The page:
BERLIN — A heavily armed gunman with a live-streaming head camera tried to storm a synagogue in eastern Germany on Wednesday as congregants observed the holiest day in Judaism. Foiled by a locked door, he killed two people outside and wounded two others in an anti-Semitic spree that smacked of far-right terrorism.

Hours later the police announced the arrest of a suspect in the assault in the city of Halle, one of the most brazen in a string of recent attacks aimed at Jews in Germany. Police officials declined to confirm if the suspect was the gunman or whether he had any accomplices.

The methodology of the assailant bore a striking resemblance to the rampage by a far-right extremist against two mosques in Christchurch, New Zealand, more than six months ago, in which he broadcast his killings live on social media. Fifty-one people died in that attack.

Like the Christchurch killer, the Halle assailant recorded himself, in a 35-minute video of shooting, mayhem and hateful language. In accented English, he identified himself as Anon, denied the Holocaust, denounced feminists and immigrants, then declared: “The root of all these problems is the Jew.”

He then drove to Halle’s Humboldt Street synagogue, showing the arsenal of weapons in his car. While trying unsuccessfully to enter the synagogue, which was locked, he fired at a woman passing by who had spoken to him, hitting her in the back. She crumpled and he shot her several more times, the video showed.

After other failed attempts to enter the synagogue, including shooting at the door, he drove to a kebab shop and started shooting. Two men cowered behind a beverage machine, and he fired at them, the footage showed. He then shot at a pedestrian, drove his car closer to the kebab shop, shot at some other pedestrians, re-entered and shot the body of one victim several times. He returned to his car, shot over the roof, and drove off.

“Watching the video was beyond disturbing, but extremely characteristic of this new wave of far-right terror,” said Rita Katz, head of the SITE Intelligence Group, which tracks hate groups online.

The Halle attack was a “reminder how connected a far-right attack in Germany is to one in New Zealand, Pittsburgh, California or elsewhere,” Ms. Katz said. “They aren’t isolated events. They’re continuations of each other.”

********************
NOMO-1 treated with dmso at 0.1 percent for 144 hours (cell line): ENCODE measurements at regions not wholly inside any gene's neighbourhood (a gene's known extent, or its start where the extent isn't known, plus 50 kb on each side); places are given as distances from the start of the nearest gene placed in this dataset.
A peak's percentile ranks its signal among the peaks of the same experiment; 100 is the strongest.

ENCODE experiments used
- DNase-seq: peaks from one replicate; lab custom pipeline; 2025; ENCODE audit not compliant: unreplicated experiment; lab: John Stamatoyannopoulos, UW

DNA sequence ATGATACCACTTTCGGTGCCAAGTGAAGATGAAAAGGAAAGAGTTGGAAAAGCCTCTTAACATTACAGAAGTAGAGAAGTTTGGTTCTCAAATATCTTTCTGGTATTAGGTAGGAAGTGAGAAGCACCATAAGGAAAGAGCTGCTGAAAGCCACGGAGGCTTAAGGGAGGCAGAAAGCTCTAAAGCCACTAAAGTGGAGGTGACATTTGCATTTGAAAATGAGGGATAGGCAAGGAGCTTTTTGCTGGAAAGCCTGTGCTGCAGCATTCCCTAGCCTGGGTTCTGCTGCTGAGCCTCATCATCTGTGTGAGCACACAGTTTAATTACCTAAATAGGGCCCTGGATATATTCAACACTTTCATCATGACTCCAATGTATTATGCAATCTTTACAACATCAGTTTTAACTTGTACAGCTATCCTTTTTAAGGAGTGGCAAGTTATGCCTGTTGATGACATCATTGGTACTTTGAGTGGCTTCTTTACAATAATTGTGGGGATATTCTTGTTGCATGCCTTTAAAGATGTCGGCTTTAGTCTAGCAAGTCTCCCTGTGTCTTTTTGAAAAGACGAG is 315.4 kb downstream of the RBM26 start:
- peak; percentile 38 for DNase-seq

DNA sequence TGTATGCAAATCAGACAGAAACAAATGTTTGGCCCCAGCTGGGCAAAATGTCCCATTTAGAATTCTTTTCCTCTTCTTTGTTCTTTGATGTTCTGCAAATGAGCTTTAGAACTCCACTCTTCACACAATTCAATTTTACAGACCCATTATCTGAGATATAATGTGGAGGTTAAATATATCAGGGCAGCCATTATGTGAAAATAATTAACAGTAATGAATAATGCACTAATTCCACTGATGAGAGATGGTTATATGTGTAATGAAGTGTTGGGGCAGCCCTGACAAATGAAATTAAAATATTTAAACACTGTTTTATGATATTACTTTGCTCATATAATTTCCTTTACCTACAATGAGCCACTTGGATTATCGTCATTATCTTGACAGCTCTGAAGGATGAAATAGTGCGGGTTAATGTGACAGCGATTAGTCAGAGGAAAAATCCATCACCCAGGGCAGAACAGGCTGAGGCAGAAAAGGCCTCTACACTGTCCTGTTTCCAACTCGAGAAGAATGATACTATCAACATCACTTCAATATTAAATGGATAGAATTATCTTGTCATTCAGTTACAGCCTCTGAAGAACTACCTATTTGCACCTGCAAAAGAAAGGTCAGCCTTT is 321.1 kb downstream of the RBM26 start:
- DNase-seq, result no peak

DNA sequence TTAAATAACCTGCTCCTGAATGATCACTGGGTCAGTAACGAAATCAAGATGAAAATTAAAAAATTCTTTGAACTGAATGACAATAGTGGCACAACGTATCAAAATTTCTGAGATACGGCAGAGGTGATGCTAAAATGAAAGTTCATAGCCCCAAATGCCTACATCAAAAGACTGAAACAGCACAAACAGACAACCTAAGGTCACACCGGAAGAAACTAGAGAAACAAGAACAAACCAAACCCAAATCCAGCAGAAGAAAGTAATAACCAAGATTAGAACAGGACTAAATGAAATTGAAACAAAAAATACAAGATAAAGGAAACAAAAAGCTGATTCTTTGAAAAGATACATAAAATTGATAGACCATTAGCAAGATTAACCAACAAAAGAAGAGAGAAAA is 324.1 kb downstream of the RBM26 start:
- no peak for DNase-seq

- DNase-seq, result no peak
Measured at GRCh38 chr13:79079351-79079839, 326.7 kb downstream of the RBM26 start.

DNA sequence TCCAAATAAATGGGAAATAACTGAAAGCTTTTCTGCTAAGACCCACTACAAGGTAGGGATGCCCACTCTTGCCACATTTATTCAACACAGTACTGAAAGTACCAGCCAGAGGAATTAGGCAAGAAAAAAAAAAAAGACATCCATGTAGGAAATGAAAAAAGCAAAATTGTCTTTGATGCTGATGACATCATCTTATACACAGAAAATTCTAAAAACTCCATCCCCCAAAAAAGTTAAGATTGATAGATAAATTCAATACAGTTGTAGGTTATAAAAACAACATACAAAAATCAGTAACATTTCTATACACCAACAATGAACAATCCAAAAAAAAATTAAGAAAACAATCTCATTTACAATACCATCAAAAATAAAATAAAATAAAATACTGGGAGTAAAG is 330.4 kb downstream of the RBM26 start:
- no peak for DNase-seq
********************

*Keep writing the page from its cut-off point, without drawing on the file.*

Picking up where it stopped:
A total of 51 congregants, including 10 young American visitors, were in the Halle synagogue during the assault, committed on Yom Kippur, the most solemn religious day for Jews. Officials said none were believed hurt.

“Based on the information that we have at this point, we must assume that at the least, this was an anti-Semitic attack,” said Horst Seehofer, Germany’s interior minister.

Chancellor Angela Merkel of Germany expressed her condolences to the families of the victims and her solidarity with Jews around the world. She also took part in a vigil outside Berlin’s New Synagogue.

The assailant uploaded his video to Twitch, a live-streaming platform owned by Amazon that has struggled with moderating the real-time content that floods in from millions of active broadcasters. Alerted to the broadcast, Twitch scrambled to remove it and issue an apology, but not before right-wing sites had archived it. Some exalted the killer as a hero.

Megan Squire, a computer science professor at Elon University who studies online extremism, wrote in a post on Twitter that footage of the attack flowed through the messaging platform Telegram within 30 minutes of the shootings, reaching more than 15,000 accounts.

“We are shocked and saddened by the tragedy that took place in Germany today, and our deepest condolences go out to all those affected,” Twitch said in a statement. “Twitch has a zero-tolerance policy against hateful conduct, and any act of violence is taken extremely seriously.”

Amazon is a signatory of Christchurch Call, a pledge from online service providers including Facebook, YouTube and Twitter to prevent users from uploading violent content involving terrorists and extremists.

The police said earlier that at least two and possibly three gunmen had opened fire near the synagogue, but Mr. Seehofer spoke only of one.

Parts of Halle, the birthplace of Handel, were locked down by the police for hours in a search for an assailant or assailants. By late evening restrictions in the city were lifted, the train station reopened and traffic returned to normal.